What We See
Photography changes our awareness of global issues and responsibilities
Subhankar Banerjee, photographer, educator, and activist, uses photography to raise awareness about human rights and land conservation issues in the Arctic.
Photography has played a critical role in the American land conservation movement from its inception. The medium not only helped preserve many important lands but also helped define how we relate to these lands, how we imagine them, and our place in them. The noted 19th-century photographer William Henry Jackson accompanied the Hayden Survey team to the Yellowstone plateau during the years 1871–78, and his photographs proved so evocative and powerful that in 1872 the United States Congress saw a need to declare Yellowstone a National Park.
One of the primary motifs in Jackson’s large body of work from the Yellowstone region is his strategy of picturing land-as-scenery, something to be seen and appreciated from a distance and for its aesthetic beauty. This approach rarely acknowledged the myriad and specific local ecological or cultural complexities that define place, but Jackson’s emotionally powerful and iconic images introduced viewers from the East to the idea of vast, open, and majestic landscapes further West. Through these photographs a viewer could comfortably imagine him- or herself in that space—but with a tourist’s sense of belonging or entitlement. This voyeuristic and distanced relationship to the land, this idealized notion of landscapes practiced with great success by artists such as Ansel Adams, characterized much photography of the 20th century.
This photographic approach, however, did as much to destroy the land as it did to preserve it. Edward Abbey in his book, Desert Solitaire: A Season in the Wilderness (1968), describes how America’s national parks became national parking lots for tourists, who left their cars to capture brief glimpses of nature from fixed vantage points, but seldom immerse themselves in it. This motif of land-as-scenery continues to exert a powerful influence to this day, including advertisements that use photographs to encourage us to imagine our shiny new SUVs atop beautiful alpine meadows.
Through the later part of the 19th and most of the 20th centuries, the settlement of the American West brought progress, but along with that progress came destruction of the land and its ecological fabric. The publication of Rachel Carson’s Silent Spring (1962), followed by the celebration of the first Earth Day (1970), had a profound influence on American public’s awareness of environmental issues. Perhaps these events also influenced the work of younger photographers who were beginning to take notice of the transformation of the American land. The influential exhibition, New Topographics: Photographs of a Man-Altered Landscape curated by William Jenkins at the International Museum of Photography at the George Eastman House (1975), introduced this startling new vision. Since then, photographers including Robert Adams, Edward Burtynsky, Terry Evans, Emmet Gowin, Robert Glenn Ketchum, and Richard Misrach have all created significant bodies of work that poignantly address destruction of the very place we call home.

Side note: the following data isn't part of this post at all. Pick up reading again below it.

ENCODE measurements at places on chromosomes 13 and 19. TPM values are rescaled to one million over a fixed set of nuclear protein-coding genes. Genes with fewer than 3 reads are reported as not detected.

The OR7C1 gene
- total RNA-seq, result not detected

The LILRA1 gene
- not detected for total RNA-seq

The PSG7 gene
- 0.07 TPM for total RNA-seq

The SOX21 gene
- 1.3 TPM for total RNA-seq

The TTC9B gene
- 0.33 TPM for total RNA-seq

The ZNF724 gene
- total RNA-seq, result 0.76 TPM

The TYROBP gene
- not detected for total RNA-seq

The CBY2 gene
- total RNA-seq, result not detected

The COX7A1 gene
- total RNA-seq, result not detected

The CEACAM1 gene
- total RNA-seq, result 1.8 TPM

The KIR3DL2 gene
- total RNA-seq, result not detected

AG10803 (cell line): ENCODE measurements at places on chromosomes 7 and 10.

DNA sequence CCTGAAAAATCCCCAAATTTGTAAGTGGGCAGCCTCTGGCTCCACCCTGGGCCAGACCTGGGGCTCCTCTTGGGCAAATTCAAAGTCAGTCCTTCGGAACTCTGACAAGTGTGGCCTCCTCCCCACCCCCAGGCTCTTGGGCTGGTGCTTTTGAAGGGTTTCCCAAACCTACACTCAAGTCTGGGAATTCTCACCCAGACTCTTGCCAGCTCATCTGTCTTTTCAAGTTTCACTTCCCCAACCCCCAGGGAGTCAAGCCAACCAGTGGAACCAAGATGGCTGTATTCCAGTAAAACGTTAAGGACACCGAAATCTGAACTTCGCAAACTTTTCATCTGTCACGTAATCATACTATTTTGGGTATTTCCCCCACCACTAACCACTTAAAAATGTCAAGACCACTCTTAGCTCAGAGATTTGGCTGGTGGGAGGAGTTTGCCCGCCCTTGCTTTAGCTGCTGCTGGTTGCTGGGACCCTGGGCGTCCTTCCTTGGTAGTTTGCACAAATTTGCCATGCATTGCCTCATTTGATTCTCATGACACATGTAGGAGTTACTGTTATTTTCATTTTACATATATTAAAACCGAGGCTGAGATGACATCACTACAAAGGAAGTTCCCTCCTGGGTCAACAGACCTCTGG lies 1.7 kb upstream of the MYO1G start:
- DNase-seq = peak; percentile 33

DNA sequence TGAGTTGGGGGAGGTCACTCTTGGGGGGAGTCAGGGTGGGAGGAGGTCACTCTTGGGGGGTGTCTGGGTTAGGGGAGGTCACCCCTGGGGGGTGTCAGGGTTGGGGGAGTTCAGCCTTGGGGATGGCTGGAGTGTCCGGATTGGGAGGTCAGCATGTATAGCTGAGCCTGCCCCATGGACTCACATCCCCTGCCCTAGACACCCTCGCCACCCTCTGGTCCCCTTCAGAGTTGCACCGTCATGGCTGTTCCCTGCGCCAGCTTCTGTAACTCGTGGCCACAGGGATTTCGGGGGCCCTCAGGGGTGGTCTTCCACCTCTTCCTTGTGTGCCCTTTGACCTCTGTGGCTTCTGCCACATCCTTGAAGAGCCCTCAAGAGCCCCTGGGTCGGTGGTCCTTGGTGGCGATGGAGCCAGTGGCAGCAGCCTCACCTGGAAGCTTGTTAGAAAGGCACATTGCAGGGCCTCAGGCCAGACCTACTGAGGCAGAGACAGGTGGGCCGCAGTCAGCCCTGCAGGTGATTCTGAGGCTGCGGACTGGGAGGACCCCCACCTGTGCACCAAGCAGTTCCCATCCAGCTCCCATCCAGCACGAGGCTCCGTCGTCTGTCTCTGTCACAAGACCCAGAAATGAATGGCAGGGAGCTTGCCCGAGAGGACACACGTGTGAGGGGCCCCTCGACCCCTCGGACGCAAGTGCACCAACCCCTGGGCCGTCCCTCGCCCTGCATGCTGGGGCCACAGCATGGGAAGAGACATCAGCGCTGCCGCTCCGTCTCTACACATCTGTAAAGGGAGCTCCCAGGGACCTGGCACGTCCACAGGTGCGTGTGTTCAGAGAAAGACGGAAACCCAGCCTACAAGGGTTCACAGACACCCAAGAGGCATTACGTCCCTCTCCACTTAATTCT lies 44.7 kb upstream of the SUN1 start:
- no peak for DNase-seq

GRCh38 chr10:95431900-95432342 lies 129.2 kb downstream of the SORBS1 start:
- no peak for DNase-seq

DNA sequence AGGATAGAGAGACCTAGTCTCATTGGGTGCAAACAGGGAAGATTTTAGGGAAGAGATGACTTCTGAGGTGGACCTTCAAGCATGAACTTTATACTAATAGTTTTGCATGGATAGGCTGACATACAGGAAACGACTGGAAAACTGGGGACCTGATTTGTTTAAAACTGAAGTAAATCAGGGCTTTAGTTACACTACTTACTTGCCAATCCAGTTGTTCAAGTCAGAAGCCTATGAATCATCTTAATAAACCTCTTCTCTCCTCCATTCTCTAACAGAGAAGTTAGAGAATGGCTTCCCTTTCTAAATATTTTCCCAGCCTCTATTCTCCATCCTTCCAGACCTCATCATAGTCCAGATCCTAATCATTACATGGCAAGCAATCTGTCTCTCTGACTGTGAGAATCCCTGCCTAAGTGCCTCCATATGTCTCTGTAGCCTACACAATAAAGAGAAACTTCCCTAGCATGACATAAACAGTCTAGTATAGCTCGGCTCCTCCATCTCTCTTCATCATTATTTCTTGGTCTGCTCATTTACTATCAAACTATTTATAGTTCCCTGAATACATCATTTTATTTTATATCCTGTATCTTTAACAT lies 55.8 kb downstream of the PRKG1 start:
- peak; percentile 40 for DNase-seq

Perhaps in both of these motifs—land-as-scenery and man-altered-landscape—photography has moved too quickly from scenery to destruction without paying enough attention to the complex relationships and the lived experiences inhabitants have with a land. Perhaps this is inevitable because American land conservation, from its inception, has tended to separate man from nature and the medium of photography only reinforces such a philosophy. For the past eight years I have tried to bridge that gap, photographing in the Arctic—Alaska, Yukon, and Siberia—and attempting to develop a more accurate and nuanced vision of natural and cultural ecology. My interest is to present the Arctic landscape not as the last frontier, but as the most connected land on Earth. This connection is both celebratory and tragic. Hundreds of millions of birds migrate from every corner of the planet to the Arctic each spring for nesting and rearing their young, and yet climate change, resource wars, and migrations of toxins make the region a constant reminder of the consequences of our carbon footprint.
In my work, I approach the Arctic from the perspective of land-as-home, a place that sustains our species and numerous other species. In photographs of natural ecology, I attempt to address communities of species and their relationships to and dependence on the land and water. The beauty and the point of these images, I hope, is to inspire more responsible thoughts and relationships rather than to encourage entitlements. Perhaps at no time in the history of human kind has our planet’s ecological fabric been this degraded and life on earth so threatened. We need a new aesthetic vision that is attuned to the ideas of ecology and sustainability. The medium of photography certainly can be critical in raising the necessary questions of our time. Edward Steichen, photographer and former Director of Photography at the Museum of Modern Art, New York, once said, "The mission of photography is to explain man to man and each man to himself." This is a tall order, but I think photography must also play a critical role in establishing our relationship to the environment and all other species with whom we share this planet.
- Caribou Migration I - Oil and The Caribou, 2002
- Subhankar Banerjee